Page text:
Mérida City Council reviews plans to control a fast-growing city

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City sprawl should be stemmed to control Mérida’s growth, the mayor told City Council. Photo: Sipse

Mérida, Yucatán — The city has grown 200 percent in 25 years. So what about the next 23?

Mayor Mauricio Vila Dosal on Friday presented the Municipal Program of Urban Development of Mérida 2040.

The plan has been in the works for a long time, and even included a trip to Cambridge, Mass., where the mayor met with Harvard students to discuss ideas.

The program aims to halt Mérida’s urban sprawl by encouraging growth within the ring of the Pereferíco, the highway that circles the majority of the city. That is where public services already exist, and there are still 1,700 unoccupied hectares.

In past decades, the city has accommodated a growing population by annexing land and approving subdivisions. But more centrally located vertical housing would be key to concentrating future generations where there are already paved roads, water lines, street lights and police patrols, the mayor said.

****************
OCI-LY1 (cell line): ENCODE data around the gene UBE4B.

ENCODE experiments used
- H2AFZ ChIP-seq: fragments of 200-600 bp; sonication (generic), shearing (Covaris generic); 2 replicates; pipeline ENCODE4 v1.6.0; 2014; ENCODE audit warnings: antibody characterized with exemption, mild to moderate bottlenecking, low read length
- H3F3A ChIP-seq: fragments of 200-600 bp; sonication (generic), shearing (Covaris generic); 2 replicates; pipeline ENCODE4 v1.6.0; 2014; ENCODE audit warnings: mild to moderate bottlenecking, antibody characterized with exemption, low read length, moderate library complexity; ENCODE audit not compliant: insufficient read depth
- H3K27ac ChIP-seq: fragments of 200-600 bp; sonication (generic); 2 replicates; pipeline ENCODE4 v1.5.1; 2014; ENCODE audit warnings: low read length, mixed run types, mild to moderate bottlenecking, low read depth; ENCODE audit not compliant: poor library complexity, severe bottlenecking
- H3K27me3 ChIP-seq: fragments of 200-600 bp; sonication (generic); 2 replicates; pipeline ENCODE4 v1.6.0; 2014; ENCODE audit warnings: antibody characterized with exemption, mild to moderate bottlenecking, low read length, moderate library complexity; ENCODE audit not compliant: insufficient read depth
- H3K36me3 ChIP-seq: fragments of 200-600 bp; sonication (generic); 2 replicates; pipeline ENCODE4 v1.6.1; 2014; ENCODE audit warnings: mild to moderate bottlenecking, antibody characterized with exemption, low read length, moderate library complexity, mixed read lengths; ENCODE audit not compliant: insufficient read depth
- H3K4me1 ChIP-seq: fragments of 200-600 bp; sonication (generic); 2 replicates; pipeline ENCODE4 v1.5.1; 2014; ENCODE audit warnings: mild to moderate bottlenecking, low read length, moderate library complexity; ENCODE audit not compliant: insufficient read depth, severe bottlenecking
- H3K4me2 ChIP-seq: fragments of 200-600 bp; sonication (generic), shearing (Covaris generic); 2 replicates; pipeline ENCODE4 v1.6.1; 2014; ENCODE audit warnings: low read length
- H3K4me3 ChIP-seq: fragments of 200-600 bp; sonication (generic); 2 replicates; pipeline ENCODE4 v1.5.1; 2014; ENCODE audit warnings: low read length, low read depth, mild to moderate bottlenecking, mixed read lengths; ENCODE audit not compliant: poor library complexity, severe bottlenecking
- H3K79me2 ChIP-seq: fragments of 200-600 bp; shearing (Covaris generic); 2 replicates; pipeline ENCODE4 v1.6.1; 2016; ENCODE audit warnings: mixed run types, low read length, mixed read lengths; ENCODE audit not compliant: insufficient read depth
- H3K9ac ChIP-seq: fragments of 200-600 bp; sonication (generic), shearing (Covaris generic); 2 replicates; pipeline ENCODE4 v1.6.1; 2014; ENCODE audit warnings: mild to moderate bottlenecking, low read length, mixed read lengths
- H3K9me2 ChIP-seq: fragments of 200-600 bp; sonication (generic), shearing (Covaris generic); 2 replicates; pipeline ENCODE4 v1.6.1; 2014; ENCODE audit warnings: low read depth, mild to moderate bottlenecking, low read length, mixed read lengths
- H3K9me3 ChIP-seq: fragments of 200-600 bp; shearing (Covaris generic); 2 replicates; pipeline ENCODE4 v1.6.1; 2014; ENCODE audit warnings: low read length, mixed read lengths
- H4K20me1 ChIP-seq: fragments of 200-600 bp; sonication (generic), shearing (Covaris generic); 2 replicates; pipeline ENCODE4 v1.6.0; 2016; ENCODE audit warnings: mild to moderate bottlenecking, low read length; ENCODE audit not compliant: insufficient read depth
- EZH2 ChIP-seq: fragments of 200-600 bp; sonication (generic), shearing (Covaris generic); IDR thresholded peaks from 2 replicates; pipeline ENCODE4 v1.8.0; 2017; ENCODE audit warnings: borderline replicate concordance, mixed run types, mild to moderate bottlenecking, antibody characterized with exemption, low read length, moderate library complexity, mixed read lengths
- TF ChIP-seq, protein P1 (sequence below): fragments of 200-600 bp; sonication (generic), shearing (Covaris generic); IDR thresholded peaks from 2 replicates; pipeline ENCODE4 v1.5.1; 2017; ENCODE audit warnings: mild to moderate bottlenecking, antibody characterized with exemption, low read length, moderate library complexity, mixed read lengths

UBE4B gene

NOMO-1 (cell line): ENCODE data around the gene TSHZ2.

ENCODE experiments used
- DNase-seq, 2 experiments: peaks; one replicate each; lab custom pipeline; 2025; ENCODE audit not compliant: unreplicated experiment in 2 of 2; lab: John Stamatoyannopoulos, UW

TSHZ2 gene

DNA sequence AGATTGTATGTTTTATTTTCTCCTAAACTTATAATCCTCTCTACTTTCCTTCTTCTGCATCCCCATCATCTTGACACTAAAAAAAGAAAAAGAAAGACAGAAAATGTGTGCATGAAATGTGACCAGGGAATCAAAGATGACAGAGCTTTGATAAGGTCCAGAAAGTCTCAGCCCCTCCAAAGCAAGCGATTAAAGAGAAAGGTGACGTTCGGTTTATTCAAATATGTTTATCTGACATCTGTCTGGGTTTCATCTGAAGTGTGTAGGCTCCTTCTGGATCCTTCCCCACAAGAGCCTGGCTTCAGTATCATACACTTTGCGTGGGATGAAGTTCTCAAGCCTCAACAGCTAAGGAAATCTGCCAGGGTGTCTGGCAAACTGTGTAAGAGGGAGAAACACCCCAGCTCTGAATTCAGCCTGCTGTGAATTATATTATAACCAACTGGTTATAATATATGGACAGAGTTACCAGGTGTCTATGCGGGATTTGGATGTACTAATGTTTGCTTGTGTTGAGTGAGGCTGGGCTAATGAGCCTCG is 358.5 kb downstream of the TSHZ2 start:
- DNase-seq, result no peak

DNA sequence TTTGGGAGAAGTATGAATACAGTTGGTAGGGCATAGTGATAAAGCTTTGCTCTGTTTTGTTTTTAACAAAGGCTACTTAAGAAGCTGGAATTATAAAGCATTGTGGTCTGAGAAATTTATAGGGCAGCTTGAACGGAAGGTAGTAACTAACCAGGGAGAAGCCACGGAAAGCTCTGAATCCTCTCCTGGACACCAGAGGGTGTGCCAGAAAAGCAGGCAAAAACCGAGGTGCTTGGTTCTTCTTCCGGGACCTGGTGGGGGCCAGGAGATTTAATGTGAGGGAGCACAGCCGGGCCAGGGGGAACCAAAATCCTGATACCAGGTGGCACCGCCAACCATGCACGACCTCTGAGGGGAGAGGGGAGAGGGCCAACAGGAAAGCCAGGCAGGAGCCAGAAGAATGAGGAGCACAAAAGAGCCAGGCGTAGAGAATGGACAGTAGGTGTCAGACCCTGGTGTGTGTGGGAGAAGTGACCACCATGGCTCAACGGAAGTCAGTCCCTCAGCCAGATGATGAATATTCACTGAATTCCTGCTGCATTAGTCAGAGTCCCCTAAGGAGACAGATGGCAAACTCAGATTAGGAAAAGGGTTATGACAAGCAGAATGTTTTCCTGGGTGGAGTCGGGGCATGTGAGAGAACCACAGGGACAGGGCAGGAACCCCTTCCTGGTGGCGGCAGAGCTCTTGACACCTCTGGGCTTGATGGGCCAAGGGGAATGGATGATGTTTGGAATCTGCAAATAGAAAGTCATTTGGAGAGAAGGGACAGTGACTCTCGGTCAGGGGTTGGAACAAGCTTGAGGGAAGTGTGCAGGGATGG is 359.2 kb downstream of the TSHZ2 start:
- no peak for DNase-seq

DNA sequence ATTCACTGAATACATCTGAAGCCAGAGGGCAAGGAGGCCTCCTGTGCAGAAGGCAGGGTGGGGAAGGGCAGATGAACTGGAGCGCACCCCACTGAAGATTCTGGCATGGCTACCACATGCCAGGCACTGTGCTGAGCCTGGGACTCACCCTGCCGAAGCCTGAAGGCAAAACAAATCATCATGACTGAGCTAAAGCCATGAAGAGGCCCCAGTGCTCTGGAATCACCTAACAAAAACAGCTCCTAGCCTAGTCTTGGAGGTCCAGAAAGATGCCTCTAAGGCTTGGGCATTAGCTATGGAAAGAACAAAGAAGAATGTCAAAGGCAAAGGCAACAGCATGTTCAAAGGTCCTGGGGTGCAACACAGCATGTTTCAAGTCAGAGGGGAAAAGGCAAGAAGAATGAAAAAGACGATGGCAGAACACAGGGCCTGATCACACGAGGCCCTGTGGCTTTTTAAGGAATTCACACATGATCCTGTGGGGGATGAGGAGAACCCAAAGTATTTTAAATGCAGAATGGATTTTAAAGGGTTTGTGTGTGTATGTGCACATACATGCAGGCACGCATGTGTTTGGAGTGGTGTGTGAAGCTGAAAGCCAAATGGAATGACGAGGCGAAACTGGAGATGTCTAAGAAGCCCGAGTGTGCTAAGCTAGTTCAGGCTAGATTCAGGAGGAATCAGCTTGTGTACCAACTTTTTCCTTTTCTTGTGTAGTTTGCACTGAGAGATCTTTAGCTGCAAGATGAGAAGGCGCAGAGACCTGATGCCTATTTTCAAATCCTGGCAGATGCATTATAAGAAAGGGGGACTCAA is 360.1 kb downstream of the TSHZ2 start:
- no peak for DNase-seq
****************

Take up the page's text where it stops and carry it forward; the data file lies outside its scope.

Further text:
By the numbers

    • The number of homes has risen from 120,000 to 323,000 in the last few decades, and there are approximately 40,000 uninhabited homes within the periphery.
    • In 2003 there were 120,000 cars, in the city. Ten years later, there were 330,000. Today, the city estimates that number is close to 530,000.
    • In Merida there are six square meters of tree cover per inhabitant. The World Health Organization recommends nine square meters per inhabitant.
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